ERIC Number: ED221498
Record Type: RIE
Publication Date: 1981
Reference Count: 0
An Analysis of "Student Success."
Stengel, Barbara S.
The concept of student success is open to many interpretations and assumptions. Although teachers strive for student success, success is a relative term, contingent upon the situation in which it arises. Generally, success is judged by prior conceptions and criteria; yet attribution of success can depend on the vantage point of the judge. A student with a "B" grade point average may be considered successful in comparison with peers, but unsuccessful in comparison with previous performance or that of a sibling. A standard interpretation of success is salary and job status, but a more valuable concept is an individually determined match of a desired process and result with the actual process and result. Teachers can view student success in two ways: (1) success in the role of student; and (2) success of individuals who are students. Students who achieve the school's or teacher's goals can be described as successful students. However, if teachers broaden the definition of "student" from a restrictive nominative role to persons whom they contact and influence, the concept of student success takes on a more individualized, ambiguous meaning. Teachers should be aware of their standards for success, whether they are societally, systemically, or personally determined. (FG)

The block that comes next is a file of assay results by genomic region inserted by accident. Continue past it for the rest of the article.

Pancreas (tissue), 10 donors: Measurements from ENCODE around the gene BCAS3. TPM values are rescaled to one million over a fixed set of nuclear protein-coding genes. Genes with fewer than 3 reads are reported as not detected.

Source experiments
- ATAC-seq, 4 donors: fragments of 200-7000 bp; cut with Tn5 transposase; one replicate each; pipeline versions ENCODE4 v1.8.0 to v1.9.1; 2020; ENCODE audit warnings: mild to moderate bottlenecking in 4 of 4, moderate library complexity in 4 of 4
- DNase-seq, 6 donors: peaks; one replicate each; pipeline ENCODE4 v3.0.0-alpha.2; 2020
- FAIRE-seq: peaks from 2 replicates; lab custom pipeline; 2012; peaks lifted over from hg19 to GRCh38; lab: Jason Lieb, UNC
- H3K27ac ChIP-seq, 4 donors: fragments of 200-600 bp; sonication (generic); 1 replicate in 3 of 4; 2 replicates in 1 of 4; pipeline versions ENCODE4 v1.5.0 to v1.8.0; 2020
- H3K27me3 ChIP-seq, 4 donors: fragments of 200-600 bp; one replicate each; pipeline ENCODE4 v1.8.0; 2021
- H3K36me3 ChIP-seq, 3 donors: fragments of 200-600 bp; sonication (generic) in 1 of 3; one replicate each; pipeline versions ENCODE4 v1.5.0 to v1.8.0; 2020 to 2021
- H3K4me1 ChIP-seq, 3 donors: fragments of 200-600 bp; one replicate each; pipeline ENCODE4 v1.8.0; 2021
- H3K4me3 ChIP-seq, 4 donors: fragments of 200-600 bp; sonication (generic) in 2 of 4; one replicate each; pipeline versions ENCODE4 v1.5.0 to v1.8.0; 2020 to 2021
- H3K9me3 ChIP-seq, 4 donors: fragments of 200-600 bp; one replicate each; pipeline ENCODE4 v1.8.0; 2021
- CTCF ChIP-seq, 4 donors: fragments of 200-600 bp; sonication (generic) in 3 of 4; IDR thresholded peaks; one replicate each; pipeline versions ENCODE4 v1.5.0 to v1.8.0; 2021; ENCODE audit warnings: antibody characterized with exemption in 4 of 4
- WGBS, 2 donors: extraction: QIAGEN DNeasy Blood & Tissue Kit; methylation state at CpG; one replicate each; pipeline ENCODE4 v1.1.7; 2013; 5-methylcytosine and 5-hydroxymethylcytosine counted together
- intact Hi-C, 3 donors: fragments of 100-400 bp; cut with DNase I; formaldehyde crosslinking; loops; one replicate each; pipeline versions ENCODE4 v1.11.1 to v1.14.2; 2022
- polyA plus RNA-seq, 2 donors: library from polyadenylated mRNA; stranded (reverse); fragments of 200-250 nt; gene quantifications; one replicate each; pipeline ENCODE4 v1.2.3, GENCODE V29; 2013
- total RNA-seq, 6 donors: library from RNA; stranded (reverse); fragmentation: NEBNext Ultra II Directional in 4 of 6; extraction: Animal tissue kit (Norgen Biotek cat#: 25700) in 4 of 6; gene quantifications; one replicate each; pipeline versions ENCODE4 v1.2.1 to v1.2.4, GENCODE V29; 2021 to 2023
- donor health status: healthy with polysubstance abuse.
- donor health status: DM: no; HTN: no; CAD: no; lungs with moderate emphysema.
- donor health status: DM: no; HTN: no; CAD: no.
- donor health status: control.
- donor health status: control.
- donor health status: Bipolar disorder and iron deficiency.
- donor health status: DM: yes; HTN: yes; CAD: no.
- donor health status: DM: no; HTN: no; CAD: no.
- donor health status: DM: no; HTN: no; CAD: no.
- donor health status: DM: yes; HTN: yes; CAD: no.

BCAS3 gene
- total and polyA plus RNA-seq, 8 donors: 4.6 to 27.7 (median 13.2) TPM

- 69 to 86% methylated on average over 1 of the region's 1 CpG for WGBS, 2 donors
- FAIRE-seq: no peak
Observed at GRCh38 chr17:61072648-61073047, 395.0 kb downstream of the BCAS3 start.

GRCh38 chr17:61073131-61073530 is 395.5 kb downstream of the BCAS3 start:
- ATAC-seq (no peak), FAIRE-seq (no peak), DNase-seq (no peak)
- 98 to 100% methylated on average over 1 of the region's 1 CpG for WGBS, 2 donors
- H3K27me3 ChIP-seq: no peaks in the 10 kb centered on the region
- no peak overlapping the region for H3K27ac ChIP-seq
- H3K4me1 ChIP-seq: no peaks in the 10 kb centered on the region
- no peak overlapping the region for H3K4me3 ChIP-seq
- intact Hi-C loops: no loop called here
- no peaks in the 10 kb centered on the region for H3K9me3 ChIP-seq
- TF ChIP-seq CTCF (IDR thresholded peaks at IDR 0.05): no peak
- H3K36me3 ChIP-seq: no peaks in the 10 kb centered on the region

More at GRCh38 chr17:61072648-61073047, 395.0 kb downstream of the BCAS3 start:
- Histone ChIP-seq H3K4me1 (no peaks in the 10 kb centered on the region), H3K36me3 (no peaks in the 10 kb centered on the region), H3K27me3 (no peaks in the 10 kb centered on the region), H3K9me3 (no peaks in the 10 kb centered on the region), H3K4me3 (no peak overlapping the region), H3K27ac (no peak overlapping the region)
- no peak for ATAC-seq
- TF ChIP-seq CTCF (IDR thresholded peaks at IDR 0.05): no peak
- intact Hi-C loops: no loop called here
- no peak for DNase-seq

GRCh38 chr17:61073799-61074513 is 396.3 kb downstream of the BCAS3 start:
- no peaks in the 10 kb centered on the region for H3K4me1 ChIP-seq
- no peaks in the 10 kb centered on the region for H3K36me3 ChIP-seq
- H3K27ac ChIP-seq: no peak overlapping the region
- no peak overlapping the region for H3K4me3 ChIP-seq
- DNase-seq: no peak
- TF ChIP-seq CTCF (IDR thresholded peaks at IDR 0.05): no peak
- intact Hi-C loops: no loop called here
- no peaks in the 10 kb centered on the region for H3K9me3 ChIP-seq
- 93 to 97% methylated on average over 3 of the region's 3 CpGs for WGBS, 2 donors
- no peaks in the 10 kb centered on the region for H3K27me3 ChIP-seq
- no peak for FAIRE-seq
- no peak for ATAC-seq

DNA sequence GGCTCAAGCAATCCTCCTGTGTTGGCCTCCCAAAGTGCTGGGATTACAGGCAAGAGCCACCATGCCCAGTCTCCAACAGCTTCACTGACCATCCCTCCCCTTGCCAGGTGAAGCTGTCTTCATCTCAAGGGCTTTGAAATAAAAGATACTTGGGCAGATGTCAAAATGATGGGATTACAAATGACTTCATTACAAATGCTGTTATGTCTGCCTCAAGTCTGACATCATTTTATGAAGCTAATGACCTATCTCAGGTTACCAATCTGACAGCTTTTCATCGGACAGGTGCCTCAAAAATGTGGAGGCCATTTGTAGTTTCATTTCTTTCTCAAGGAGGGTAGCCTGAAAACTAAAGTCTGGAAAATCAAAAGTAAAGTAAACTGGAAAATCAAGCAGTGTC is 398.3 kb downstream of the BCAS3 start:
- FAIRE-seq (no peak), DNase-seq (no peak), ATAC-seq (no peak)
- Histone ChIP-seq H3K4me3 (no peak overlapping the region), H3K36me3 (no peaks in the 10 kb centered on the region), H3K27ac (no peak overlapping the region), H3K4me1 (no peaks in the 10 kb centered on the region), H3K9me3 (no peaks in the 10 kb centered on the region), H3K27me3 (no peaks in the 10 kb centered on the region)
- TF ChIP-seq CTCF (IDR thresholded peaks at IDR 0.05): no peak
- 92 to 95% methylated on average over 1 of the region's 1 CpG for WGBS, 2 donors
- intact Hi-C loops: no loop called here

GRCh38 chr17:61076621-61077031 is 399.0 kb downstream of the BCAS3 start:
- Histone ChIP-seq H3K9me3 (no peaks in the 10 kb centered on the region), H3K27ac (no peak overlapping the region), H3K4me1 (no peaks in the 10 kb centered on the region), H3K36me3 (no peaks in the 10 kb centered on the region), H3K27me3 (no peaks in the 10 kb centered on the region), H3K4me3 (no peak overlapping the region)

Publication Type: Speeches/Meeting Papers; Opinion Papers
Education Level: N/A
Authoring Institution: N/A
Note: Paper presented at the Annual Colloquium of the Council of Graduate Students in Education (1981).